Facing emotional testimony and shouts that they were turning their backs on the poor and disabled, the MBTA board of directors cast what members called a reluctant vote Wednesday to raise fares, starting July 1.
For riders with the reloadable plastic CharlieCard, subway fares will rise 30 cents, to $2, while a bus ride will cost 25 cents more, at $1.50. Monthly passes for most commuter-rail riders will increase between $38 and $64. Fares on the T were last increased five years ago.
Fares and monthly passes are going up an average of 23 percent, but only a handful of the 200 bus routes and three of the weekend commuter rail lines will be eliminated, far less harsh than the widespread cuts and fare increases of 40 percent or more floated in January and rebuked at a series of packed and highly charged hearings.
Still, the plan imposes a disproportionate increase on the disabled, who will see their discounted fares more than double, and poses a hardship for those on fixed incomes. It also amounts to a patchwork one-year fix for an agency burdened by $5 billion in debt, much of it assigned by the Legislature without a realistic plan for paying it off.
That prompted board member Ferdinand Alvaro Jr. to cast the lone vote against the plan, straining at first to be heard over cries of “You don’t ride it!’’ and “We pay you!’’ from audience members expecting him to vote yes and unaware that the board is unpaid.
“I assure you that we do care and that countless hours have been spent to try to minimize this impact,’’ said Alvaro, a corporate lawyer, noting the long-term reluctance of lawmakers to raise taxes to address the state’s transportation funding crisis. “I cannot in good conscience support a budget that . . . burdens the most vulnerable people in our population with covering the gap. It’s time for the Legislature to come to the table.’’
The four T board members who voted to raise fares said they felt they had little choice, echoing the call for legislators to develop sustainable sources of income not just for the T, but also for the state’s highway system and the threadbare bus agencies in smaller cities in Massachusetts.
Over chants of “just vote no’’ and “take a stand’’ from a crowd numbering 150, board member Andrew Whittle said he would vote yes, but asked riders to help the board ensure that legislators make good on assertions they will address transportation finance after the fall elections.
“This is a hell of a way to run a railroad,’’ said Whittle, an MIT engineering professor. “We’ve heard from many people today how terrible this is for low-income people and people with disabilities.’’
Among those they heard from was Rob Park, a Boston Center for Independent Living counselor who spoke from his wheelchair, saying public transportation is “a right, not a privilege.’’
Park said he was particularly concerned about passengers who rely on The Ride, the T’s door-to-door service for the disabled. Fares for The Ride are rising from $2 to $4 or even $5, depending on where customers travel.
“I rise today for those people with disabilities who are disenfranchised,’’ Park said. “I rise for people in nursing homes who only get $72.80 a month and need to be able to afford to buy Ride tickets to get out. I rise for people with disabilities who are terrified, and the odds are that one of you members of the board are going to need The Ride some day.’’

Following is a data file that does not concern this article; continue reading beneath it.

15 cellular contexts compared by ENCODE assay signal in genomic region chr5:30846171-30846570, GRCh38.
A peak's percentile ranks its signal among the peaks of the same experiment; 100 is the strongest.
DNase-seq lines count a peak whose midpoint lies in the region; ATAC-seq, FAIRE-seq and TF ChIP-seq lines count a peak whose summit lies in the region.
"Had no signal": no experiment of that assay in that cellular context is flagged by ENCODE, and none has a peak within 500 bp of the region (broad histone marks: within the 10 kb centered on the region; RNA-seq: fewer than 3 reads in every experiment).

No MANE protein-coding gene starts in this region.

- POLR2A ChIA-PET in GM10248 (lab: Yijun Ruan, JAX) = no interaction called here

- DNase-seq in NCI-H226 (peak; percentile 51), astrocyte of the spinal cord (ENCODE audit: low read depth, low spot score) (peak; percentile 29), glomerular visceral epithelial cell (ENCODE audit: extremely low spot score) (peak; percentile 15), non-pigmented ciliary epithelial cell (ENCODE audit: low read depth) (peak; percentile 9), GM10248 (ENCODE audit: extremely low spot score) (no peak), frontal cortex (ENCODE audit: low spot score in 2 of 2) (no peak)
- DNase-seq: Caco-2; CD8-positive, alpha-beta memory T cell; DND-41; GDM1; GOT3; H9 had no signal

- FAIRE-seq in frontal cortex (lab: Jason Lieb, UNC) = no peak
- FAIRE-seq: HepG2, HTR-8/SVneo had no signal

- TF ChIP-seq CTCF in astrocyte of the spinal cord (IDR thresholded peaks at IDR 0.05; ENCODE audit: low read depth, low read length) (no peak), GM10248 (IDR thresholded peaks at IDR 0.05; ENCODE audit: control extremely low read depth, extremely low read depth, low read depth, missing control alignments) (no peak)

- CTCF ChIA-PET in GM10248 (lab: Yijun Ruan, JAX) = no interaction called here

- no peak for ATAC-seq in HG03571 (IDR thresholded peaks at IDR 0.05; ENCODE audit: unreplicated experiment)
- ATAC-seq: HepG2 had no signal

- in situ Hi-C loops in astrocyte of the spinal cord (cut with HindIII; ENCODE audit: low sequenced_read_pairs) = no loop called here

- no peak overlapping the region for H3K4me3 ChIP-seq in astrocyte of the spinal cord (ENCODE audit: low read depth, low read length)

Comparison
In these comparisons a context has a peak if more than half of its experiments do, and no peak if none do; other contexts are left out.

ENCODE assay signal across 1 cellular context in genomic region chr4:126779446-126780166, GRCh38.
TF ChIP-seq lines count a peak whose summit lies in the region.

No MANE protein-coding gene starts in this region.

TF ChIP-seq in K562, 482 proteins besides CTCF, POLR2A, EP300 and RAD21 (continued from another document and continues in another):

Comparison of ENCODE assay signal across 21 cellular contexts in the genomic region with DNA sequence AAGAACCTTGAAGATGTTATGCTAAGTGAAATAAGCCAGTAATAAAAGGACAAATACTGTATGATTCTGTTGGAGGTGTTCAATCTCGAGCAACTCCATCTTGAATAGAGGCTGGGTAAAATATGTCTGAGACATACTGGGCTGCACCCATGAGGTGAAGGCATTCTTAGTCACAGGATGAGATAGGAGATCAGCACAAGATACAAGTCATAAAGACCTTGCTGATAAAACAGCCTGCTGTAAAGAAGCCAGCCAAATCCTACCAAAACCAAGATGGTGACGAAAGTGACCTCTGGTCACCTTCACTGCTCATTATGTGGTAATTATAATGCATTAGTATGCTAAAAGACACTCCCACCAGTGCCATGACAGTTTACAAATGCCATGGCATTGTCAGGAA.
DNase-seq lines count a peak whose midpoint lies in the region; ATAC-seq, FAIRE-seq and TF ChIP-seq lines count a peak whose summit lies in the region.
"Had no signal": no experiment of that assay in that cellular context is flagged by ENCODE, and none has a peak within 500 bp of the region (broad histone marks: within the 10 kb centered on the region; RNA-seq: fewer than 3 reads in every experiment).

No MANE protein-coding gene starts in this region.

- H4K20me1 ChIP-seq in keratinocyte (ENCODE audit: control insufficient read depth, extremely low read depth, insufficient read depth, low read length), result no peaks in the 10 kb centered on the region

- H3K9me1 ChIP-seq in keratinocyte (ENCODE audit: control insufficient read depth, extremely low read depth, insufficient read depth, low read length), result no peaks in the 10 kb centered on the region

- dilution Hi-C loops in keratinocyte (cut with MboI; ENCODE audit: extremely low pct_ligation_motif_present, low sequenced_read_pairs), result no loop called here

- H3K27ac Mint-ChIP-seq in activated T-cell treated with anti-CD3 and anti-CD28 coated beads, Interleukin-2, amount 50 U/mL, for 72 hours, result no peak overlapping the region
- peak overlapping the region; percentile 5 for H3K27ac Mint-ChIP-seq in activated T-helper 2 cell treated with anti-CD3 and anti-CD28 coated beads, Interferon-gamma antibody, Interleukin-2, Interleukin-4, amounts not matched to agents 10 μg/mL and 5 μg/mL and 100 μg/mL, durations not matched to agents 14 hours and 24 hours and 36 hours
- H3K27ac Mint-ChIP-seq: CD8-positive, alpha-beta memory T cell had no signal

The T board heard 90 minutes of similar testimony, after nearly three months of public hearings that drew 6,000 people from across Eastern Massachusetts.
The agency also received thousands of e-mails and petition signatures imploring administrators not to balance their budget on the backs of riders.
MBTA acting general manager Jonathan R. Davis said the T had seen the longest period of uninterrupted ridership growth, 13 months, in its history.
But no transit agency in the United States or Europe covers its costs solely with fares, and the T is particularly strapped. Because of soaring costs and limited state aid, the T would run a $160 million deficit next year if it did not raise fares and cut service.
“We cannot afford the system we have today, and the system we want is beyond our reach,’’ Davis said.
The fare increases and service cuts got the T only a little over half way to erasing its deficit.
The rest came from one-time sources, including about $5 million in leftover snow and ice removal funds, and $51 million from a surplus in a little-known account fed by motor vehicle inspection fees. That money requires legislative approval before it can be spent on the T.
Governor Deval Patrick last week reminded the public that he tried unsuccessfully to persuade legislators three years ago to raise the gas tax to support the state’s heavily indebted transportation systems. He called on lawmakers to join him next year in addressing the crisis.
House Speaker Robert A. DeLeo said through a spokesman that lawmakers are reviewing the short-term MBTA bailout request and will hold a hearing Monday but declined to address a larger solution for next year.
His chief of staff met with activists who marched to Beacon Hill after the T board meeting.
The office of Senate President Therese Murray said she may comment on the matter Thursday.
Javon Morris, 14, who said he earns $20 working Saturdays to help his unemployed mother, told the T board that the current cost to ride the T already limits his travel.
“With the fare increases that are going to be happening, if you all do agree on that,’’ said Morris, who lives in Mattapan, “that right there is going to put me in a tough spot.’’